On June 22, Mauritanian authorities arrested former President Mohamed Ould Abdel Aziz as part of a corruption investigation that began in January 2020. The immediate trigger for Ould Abdel Aziz’s arrest was that he had refused to check in with a judge. As the case moves forward, the current administration led by President Mohamed Ould Ghazouani, a former ally of Ould Abdel Aziz, faces a dilemma: Allowing Ould Abdel Aziz to escape the charges would give the former president a symbolic political victory and would undermine the rule of law, but convicting him of corruption would raise the stakes in Mauritanian politics, with potential future blowback for Ould Ghazouani’s administration.
Historically, there has been some fluctuation in terms of how Mauritanian leaders have treated their predecessors. The country experienced four coups between 1978 and 1984, and then another two coups in 2005 and 2008. On the whole, presidents that were overthrown have been forced into relatively comfortable forced retirements and have died of natural causes. But there have also been instances when a sitting head of state, feeling politically threatened, lashed out at a predecessor. For example, in the tense 2003 elections, incumbent President Maaouya Ould Sid’Ahmed Taya defeated Mohamed Khouna Ould Haidallah, whom he had overthrown in a 1984 coup. Yet Ould Taya still had Ould Haidallah arrested, both before and after the election, for allegedly plotting a new coup.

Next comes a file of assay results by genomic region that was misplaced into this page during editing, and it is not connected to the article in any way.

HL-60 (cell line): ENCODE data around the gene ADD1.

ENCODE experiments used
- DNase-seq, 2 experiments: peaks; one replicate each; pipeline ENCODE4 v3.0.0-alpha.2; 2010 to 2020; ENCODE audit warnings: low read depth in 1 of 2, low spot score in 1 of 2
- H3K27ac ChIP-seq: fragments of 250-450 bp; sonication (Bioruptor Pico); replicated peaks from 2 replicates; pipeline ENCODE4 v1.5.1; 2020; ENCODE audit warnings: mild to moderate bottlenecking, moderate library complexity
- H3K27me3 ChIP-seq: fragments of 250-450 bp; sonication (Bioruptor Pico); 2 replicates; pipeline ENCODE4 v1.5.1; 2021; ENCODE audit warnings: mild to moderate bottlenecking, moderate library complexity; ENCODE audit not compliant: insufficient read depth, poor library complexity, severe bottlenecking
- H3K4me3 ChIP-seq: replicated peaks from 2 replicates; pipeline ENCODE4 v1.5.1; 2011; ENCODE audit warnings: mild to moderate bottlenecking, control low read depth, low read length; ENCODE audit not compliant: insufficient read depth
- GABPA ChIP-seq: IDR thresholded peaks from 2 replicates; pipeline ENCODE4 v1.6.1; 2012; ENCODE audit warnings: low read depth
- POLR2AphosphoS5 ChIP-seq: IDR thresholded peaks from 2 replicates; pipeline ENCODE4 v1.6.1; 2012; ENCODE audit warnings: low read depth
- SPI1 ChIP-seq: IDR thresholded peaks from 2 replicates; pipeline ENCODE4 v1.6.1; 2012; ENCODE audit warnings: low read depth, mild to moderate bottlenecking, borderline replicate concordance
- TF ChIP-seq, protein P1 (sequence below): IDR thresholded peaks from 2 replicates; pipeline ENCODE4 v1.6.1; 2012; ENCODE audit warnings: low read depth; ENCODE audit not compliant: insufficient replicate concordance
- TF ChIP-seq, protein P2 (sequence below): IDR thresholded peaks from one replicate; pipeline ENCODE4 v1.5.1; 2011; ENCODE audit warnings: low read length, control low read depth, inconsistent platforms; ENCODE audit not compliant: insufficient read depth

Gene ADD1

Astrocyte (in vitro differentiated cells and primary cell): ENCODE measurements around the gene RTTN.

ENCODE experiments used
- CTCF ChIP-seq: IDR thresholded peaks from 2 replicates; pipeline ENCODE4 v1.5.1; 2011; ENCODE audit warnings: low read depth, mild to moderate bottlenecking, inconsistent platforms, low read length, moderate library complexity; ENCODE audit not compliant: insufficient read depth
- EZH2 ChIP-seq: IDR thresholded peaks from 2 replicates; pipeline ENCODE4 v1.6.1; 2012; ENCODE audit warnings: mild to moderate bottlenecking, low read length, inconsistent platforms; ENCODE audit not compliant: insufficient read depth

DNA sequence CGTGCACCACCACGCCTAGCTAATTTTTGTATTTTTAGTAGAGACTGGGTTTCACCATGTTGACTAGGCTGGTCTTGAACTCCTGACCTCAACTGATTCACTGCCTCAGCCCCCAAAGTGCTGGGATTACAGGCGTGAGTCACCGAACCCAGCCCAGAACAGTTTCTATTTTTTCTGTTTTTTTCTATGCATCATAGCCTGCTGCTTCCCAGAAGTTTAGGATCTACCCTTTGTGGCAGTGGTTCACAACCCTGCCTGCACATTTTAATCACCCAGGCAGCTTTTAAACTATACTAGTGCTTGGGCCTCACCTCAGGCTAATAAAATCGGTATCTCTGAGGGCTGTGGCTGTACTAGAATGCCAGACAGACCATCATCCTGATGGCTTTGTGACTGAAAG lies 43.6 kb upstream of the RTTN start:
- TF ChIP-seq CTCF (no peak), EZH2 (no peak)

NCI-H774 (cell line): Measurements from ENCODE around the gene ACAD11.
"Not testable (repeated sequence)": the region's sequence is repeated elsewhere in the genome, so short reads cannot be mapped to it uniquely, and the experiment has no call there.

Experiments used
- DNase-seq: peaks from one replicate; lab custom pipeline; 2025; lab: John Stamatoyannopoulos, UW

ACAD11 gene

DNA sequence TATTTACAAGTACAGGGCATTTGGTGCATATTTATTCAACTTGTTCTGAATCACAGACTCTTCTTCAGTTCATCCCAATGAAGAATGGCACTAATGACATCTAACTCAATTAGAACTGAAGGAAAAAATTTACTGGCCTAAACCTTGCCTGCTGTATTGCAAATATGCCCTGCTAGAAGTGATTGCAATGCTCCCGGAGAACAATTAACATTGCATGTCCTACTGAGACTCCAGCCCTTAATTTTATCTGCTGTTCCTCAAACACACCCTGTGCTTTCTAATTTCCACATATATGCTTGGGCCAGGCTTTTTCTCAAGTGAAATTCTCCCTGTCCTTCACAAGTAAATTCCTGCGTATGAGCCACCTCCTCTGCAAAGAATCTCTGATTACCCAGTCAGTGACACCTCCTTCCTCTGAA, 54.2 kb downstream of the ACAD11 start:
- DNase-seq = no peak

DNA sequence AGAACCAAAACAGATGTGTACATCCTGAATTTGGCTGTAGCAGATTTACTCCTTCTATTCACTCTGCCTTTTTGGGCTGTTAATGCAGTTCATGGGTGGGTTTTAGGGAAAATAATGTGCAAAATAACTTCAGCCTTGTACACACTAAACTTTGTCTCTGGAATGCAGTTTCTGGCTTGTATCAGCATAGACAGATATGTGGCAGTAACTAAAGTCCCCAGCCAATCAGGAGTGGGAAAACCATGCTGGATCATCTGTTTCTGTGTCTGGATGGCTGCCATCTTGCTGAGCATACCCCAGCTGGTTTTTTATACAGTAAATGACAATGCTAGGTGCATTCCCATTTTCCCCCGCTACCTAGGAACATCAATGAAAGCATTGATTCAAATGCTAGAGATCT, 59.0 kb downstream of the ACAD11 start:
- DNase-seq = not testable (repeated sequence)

The relationship between Ould Abdel Aziz and Ould Ghazouani was supposed to be different. Born less than two weeks apart in 1956, the two men both served in the armed forces, and their careers were intertwined from the time they met as young officers while classmates at the Royal Military Academy in the city of Meknes, in northern Morocco. As senior officers, Ould Abdel Aziz and Ould Ghazouani were co-architects of the 2005 coup that overthrew Ould Taya, as well as the 2008 coup that brought Ould Abdel Aziz to power. After Ould Abdel Aziz retired from the military in 2009 to seek and win election as a civilian, Ould Ghazouani held major posts in the military throughout Ould Abdel Aziz’s decade-long presidency, before retiring from the service in late 2018 to accept a civilian post as minister of defense. Soon after, the ruling Union for the Republic party, or UPR, selected him as its presidential candidate for the 2019 elections.